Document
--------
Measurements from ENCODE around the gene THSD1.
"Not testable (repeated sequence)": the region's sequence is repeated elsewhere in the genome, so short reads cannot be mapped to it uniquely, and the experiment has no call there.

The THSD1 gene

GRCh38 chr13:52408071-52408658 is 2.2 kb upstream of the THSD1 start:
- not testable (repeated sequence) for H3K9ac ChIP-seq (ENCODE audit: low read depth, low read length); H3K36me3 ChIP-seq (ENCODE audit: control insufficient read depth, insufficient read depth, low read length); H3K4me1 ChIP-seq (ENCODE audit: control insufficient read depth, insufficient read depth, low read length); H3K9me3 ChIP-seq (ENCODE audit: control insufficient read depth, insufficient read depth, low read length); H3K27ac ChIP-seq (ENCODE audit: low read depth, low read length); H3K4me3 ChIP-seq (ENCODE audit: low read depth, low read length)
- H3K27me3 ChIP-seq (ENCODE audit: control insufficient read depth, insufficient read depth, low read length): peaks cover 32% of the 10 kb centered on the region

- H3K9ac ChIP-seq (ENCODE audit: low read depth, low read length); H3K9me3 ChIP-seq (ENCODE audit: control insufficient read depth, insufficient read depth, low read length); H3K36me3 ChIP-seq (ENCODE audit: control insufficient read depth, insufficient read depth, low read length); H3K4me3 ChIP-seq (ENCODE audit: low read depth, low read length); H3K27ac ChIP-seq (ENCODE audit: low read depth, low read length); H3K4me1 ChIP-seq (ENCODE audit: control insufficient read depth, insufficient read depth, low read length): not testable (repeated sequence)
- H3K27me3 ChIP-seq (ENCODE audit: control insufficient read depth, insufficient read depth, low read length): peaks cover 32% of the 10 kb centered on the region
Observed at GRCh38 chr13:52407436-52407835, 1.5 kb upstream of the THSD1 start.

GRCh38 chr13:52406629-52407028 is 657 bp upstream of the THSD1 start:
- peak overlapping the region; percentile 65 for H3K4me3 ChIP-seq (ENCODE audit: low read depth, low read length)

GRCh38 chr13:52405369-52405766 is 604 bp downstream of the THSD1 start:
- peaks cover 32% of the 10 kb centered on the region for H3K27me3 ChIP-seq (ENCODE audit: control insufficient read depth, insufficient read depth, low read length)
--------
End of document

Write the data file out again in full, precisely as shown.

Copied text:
Measurements from ENCODE around the gene THSD1.
"Not testable (repeated sequence)": the region's sequence is repeated elsewhere in the genome, so short reads cannot be mapped to it uniquely, and the experiment has no call there.

The THSD1 gene

GRCh38 chr13:52408071-52408658 is 2.2 kb upstream of the THSD1 start:
- not testable (repeated sequence) for H3K9ac ChIP-seq (ENCODE audit: low read depth, low read length); H3K36me3 ChIP-seq (ENCODE audit: control insufficient read depth, insufficient read depth, low read length); H3K4me1 ChIP-seq (ENCODE audit: control insufficient read depth, insufficient read depth, low read length); H3K9me3 ChIP-seq (ENCODE audit: control insufficient read depth, insufficient read depth, low read length); H3K27ac ChIP-seq (ENCODE audit: low read depth, low read length); H3K4me3 ChIP-seq (ENCODE audit: low read depth, low read length)
- H3K27me3 ChIP-seq (ENCODE audit: control insufficient read depth, insufficient read depth, low read length): peaks cover 32% of the 10 kb centered on the region

- H3K9ac ChIP-seq (ENCODE audit: low read depth, low read length); H3K9me3 ChIP-seq (ENCODE audit: control insufficient read depth, insufficient read depth, low read length); H3K36me3 ChIP-seq (ENCODE audit: control insufficient read depth, insufficient read depth, low read length); H3K4me3 ChIP-seq (ENCODE audit: low read depth, low read length); H3K27ac ChIP-seq (ENCODE audit: low read depth, low read length); H3K4me1 ChIP-seq (ENCODE audit: control insufficient read depth, insufficient read depth, low read length): not testable (repeated sequence)
- H3K27me3 ChIP-seq (ENCODE audit: control insufficient read depth, insufficient read depth, low read length): peaks cover 32% of the 10 kb centered on the region
Observed at GRCh38 chr13:52407436-52407835, 1.5 kb upstream of the THSD1 start.

GRCh38 chr13:52406629-52407028 is 657 bp upstream of the THSD1 start:
- peak overlapping the region; percentile 65 for H3K4me3 ChIP-seq (ENCODE audit: low read depth, low read length)

GRCh38 chr13:52405369-52405766 is 604 bp downstream of the THSD1 start:
- peaks cover 32% of the 10 kb centered on the region for H3K27me3 ChIP-seq (ENCODE audit: control insufficient read depth, insufficient read depth, low read length)